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May 14, 2004

Press Contact: Kirston Fortune, UT Law Communications, (512) 471.7330
William Wayne Justice Center for Public Interest Law: Eden Harrington, Director, 512-232-7068

UT Law Establishes William Wayne Justice Center for Public Interest Law

Law School receives $1 million to endow work of the Justice Center

Photo of Judge William Wayne Justice
Judge William Wayne Justice
photo credit: Wyatt McSpadden

AUSTIN, Texas — The University of Texas School of Law has established the William Wayne Justice Fund for Public Service in honor of Judge Justice, a 1942 graduate of UT Law, and his remarkable commitment to public service and equal justice for over 50 years. The Justice Fund endows the work of the Law School’s Center for Public Interest Law, now called the William Wayne Justice Center for Public Interest Law.

The new name for the Center, which was created in 2000, was announced by UT Law Dean William Powers at the Justice Fund Celebration Dinner on April 23. It was also announced that gifts and pledges to the Justice Fund have now reached $1 million.

The mission of the Justice Center is to educate all law students about the need to increase access to justice and the rewards of fulfilling their ethical obligation to engage in pro bono, public service, and public interest law as part of their professional lives. The endowment created by the Justice Fund will allow the Justice Center to expand programs and develop new initiatives such as clinical internships, lectures and conferences, pro bono projects, student awards, and fellowships for students engaged in public service.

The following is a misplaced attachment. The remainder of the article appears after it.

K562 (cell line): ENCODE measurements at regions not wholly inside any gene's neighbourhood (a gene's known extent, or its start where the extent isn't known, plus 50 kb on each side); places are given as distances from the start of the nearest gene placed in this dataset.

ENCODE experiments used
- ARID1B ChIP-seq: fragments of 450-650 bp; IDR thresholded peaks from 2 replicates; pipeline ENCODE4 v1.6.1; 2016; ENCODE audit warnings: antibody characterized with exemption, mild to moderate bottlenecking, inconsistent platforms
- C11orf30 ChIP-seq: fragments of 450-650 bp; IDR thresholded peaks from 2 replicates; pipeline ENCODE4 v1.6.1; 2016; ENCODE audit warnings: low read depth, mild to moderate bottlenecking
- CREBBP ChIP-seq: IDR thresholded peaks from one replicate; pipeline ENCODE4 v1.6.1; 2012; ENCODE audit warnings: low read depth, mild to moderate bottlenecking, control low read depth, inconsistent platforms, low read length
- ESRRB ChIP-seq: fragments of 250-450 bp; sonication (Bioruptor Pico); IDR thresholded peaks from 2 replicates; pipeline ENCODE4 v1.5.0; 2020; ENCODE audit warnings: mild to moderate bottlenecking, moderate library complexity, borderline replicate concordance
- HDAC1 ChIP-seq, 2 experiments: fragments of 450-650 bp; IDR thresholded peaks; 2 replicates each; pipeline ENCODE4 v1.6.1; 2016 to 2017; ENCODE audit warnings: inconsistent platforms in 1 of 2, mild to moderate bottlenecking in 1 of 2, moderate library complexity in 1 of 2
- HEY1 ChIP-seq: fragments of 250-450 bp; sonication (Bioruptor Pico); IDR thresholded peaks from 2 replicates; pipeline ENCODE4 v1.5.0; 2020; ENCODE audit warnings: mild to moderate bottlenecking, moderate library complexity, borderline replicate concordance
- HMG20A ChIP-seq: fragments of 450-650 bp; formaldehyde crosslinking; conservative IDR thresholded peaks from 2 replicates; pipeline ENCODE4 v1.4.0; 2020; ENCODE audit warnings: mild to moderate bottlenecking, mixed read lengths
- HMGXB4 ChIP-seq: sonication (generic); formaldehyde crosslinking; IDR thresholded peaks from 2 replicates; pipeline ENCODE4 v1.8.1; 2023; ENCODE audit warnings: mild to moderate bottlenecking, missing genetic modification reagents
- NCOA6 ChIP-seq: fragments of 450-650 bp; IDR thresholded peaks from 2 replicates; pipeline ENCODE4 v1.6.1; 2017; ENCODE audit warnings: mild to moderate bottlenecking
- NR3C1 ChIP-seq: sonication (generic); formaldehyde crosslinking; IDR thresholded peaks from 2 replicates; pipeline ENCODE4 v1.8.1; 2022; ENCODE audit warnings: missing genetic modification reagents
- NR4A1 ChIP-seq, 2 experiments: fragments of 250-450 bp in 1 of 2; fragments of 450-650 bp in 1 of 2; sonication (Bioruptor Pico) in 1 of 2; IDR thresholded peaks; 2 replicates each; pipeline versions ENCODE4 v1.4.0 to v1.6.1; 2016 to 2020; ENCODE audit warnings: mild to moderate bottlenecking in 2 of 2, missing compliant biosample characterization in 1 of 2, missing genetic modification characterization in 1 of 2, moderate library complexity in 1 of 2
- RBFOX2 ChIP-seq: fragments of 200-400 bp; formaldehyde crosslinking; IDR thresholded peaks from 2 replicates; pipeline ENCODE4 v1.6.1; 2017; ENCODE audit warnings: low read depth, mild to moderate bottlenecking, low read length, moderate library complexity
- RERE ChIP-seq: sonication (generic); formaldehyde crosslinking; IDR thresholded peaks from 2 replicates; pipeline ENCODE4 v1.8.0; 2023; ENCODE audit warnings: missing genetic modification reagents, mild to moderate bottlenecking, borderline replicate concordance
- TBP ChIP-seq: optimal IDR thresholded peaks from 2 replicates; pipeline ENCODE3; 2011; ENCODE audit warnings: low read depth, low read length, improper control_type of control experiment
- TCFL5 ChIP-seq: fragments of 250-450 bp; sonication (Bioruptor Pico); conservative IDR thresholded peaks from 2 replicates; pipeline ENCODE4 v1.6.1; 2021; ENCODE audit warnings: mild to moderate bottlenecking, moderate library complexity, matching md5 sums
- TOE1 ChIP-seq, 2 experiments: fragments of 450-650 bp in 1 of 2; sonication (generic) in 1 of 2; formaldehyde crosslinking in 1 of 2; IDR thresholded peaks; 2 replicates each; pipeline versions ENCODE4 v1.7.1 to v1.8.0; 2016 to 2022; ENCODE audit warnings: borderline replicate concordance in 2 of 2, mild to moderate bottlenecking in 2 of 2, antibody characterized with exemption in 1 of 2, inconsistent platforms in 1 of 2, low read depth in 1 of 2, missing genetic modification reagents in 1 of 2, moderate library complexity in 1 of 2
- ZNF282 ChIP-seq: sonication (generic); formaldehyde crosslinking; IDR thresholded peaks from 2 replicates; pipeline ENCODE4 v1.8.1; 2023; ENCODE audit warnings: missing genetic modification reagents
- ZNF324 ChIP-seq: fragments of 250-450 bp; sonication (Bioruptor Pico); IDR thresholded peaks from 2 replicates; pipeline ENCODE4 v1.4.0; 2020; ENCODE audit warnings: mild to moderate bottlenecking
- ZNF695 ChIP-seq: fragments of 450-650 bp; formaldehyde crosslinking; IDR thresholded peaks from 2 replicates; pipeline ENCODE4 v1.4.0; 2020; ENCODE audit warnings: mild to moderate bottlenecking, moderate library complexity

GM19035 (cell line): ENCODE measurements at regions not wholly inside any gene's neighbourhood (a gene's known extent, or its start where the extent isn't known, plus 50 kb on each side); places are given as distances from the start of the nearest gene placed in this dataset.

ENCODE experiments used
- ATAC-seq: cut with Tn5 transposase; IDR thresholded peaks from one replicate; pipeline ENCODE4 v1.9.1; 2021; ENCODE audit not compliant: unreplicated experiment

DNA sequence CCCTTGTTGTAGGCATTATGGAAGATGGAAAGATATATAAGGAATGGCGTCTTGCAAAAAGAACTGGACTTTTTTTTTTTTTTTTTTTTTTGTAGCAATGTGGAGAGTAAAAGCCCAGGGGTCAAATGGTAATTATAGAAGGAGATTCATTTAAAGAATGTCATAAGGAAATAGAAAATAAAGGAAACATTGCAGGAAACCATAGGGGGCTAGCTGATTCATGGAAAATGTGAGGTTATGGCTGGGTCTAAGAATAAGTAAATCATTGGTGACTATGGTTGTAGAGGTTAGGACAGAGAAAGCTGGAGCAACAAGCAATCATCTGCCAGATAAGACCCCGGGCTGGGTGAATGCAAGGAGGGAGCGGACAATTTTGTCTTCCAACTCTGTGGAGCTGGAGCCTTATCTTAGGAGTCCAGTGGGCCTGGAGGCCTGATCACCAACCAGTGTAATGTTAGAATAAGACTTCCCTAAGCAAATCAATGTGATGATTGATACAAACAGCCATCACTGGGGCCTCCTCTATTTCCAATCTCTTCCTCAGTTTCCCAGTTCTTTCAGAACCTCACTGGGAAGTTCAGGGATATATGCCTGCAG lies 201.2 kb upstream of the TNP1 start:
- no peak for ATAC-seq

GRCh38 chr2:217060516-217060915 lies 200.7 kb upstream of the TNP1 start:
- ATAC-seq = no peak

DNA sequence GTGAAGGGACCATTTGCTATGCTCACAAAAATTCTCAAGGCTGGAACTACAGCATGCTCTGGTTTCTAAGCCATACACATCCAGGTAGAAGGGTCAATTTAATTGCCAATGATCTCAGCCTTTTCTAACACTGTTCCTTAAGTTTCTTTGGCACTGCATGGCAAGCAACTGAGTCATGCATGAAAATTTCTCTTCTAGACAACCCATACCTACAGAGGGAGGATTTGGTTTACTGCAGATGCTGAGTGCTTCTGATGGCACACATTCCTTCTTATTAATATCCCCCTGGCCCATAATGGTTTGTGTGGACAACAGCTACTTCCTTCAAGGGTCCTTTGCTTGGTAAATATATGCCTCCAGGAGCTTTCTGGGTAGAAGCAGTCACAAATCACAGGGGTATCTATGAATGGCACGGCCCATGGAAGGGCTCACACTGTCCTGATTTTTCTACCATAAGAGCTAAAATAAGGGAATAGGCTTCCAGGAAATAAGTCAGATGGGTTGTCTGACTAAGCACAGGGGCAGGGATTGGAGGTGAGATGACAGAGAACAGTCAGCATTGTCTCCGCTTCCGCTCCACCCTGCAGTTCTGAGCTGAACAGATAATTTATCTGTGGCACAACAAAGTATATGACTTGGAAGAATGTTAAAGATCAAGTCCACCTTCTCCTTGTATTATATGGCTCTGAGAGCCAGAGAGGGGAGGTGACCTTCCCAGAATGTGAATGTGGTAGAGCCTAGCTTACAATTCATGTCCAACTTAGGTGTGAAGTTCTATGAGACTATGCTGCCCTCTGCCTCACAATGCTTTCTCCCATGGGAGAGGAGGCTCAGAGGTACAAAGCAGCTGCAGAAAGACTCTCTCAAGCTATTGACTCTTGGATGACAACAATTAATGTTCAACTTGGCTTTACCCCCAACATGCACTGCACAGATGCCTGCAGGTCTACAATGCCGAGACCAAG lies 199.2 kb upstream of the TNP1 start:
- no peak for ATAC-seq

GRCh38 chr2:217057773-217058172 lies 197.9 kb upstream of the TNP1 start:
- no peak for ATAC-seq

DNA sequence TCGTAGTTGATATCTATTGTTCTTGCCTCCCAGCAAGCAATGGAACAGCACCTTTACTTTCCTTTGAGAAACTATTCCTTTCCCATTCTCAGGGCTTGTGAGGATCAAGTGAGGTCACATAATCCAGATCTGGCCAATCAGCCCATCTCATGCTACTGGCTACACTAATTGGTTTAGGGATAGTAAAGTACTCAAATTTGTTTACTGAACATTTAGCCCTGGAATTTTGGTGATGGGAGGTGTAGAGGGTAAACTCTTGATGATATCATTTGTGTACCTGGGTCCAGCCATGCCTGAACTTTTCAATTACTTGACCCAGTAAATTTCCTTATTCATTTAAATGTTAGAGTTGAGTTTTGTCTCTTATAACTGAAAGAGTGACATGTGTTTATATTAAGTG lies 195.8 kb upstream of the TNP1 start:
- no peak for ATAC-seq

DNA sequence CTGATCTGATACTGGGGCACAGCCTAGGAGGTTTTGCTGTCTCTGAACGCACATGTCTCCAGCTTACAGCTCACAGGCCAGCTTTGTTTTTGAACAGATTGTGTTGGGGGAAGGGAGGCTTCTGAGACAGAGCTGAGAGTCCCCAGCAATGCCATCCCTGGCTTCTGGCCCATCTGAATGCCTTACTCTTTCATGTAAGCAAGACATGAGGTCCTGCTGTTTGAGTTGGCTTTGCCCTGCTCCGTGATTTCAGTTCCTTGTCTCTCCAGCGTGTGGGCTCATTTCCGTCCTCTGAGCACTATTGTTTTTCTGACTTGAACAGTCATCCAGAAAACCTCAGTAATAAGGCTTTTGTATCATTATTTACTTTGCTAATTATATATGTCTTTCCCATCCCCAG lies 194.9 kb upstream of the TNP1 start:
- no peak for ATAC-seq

“Judge William Wayne Justice has been and is one of the great and courageous judges of our time,” said Dean Powers. “We are honored to have his name associated with our Law School, especially in a way that will support public interest law,” he said.

Judge Justice was appointed to the federal bench in 1968 by President Lyndon Johnson. Since then, Judge Justice has worked courageously to protect civil rights and uphold constitutional freedoms. His landmark rulings have safeguarded the rights of minorities, the poor, and the politically powerless in many areas. These decisions have addressed race discrimination in schools and housing, inhumane conditions in prisons and juvenile treatment facilities, the dilution of voting rights, inadequate education for immigrant and non-English speaking children, and the unnecessary institutionalization of the mentally retarded.

UT Law Professor Lynn E. Blais, who clerked for Judge Justice in 1988-89, noted that “the endowment of the Justice Center makes concrete the Law School’s longstanding commitment to promoting public service lawyering among its students and graduates.” Of Judge Justice, Professor Blais said, “He has a unique capacity to empathize with challenges he has not faced and struggles he has not endured. Our nation’s legal traditions have been ennobled by his contributions, and naming our public interest law center after the Judge is a fitting tribute to a great man.”

Eden Harrington, director of the Justice Center, said the $1 million is an initial endowment and the Law School is continuing to seek support through the Justice Fund for operating programs and a larger endowment for the Justice Center. Steering committee co-chairs for the Justice Fund are Richard Warren Mithoff, a former law clerk to Judge Justice and 1971 UT Law graduate who practices civil litigation with Mithoff & Jacks, and William O. Whitehurst, Jr., a former president of the State Bar of Texas and a 1970 UT Law graduate who is a senior partner at Whitehurst Harkness Ozmun & Brees.